Note that as per Chris Hillman's post, orbital motion DOES change the tidal force components, though radial motion does not.

Last edited: Jun 4, 2007
19. Jun 4, 2007

### NateTG

20. Jun 4, 2007

### Chris Hillman

Please avoid needless mention of irrelevant controversies!

Whoa!

First, you misread the New Scientist article, which describes controversial claims by Fomalent and Kopeikin, who claim to have confirmed that the "speed of gravity" equals the speed of light, a feature which is more or less built in to gtr and most other relativistic gravitation theories (in fact, it is not a simple task to create a theory in which this doesn't hold.)

Second, New Scientist has (sad to say) become more of pseudoscience organ than a science magazine, and many prominent physicists have denounced its uncritical promotion of numerous pseudoscientific claims over the past ten years.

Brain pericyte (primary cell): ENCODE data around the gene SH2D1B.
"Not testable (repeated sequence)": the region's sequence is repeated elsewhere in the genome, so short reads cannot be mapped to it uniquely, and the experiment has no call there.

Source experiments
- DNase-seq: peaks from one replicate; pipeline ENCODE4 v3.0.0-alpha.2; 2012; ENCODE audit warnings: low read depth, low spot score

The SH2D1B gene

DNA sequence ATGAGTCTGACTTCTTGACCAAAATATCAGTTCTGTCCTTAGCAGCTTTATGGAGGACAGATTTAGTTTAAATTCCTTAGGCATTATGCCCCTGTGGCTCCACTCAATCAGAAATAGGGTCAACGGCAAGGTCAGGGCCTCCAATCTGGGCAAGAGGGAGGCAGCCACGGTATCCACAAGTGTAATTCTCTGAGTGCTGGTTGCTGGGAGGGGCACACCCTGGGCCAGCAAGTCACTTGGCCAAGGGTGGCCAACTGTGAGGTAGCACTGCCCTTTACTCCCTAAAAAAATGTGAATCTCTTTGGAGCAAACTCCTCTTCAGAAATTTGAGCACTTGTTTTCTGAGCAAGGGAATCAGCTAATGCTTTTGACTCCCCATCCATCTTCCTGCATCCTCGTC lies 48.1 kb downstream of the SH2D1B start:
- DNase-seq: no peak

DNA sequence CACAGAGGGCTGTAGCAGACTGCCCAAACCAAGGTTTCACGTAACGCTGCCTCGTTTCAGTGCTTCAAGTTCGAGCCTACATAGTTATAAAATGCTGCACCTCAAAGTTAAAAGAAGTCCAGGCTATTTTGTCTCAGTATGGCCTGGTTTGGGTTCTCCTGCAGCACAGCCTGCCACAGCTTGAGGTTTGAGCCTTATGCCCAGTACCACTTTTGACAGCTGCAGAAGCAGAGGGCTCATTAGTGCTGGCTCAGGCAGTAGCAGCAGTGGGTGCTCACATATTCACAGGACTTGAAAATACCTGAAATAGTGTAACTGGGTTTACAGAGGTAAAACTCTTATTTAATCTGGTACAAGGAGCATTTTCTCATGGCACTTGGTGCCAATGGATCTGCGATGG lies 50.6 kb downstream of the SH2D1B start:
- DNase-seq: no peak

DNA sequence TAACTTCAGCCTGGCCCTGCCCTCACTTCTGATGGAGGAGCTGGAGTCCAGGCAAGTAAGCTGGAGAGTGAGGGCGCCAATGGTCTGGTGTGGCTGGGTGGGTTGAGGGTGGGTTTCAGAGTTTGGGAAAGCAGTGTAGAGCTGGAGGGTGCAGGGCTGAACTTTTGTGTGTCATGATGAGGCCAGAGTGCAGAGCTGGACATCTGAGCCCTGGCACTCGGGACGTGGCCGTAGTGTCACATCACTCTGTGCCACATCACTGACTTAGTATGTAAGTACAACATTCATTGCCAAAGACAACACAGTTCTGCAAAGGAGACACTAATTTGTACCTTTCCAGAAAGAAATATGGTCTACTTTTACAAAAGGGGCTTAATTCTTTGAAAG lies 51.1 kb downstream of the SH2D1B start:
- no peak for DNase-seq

Third, you have confused the claims of Fomalent-Kopeikin with some well known crank claims which would be inappropriate to discuss in this forum. (Anyone curious should Google, and anyone wanting to discuss those claims further should trot on over to the Scepticism and Debunking forum).

Fourth, numerous cranky claims which have promoted by New Scientist in recent years have been problematical at Wikipedia, where NPOV has been difficult to maintain in part because the protagonists of several of the controversies edited articles on the controversies in partisan ways. Again, discussion of this would be off topic here, but I feel I must warn students to be very careful about accepting uncritically what they read in the Wikipedia. At various times the relevant WP articles on all these topics have presented viewpoints quite divergent from mainstream science.

For some accurate accounts of the Fomalent-Kopeikin controversy, see
http://news-info.wustl.edu/tips/page/normal/119.html
www.sciencemag.org/cgi/content/full/299/5605/323a
http://www.nature.com/news/2003/030...l;jsessionid=E0E96C52D9C388DE839FD1F06D7EC175
http://www.cyberpunks.org/display/987/article/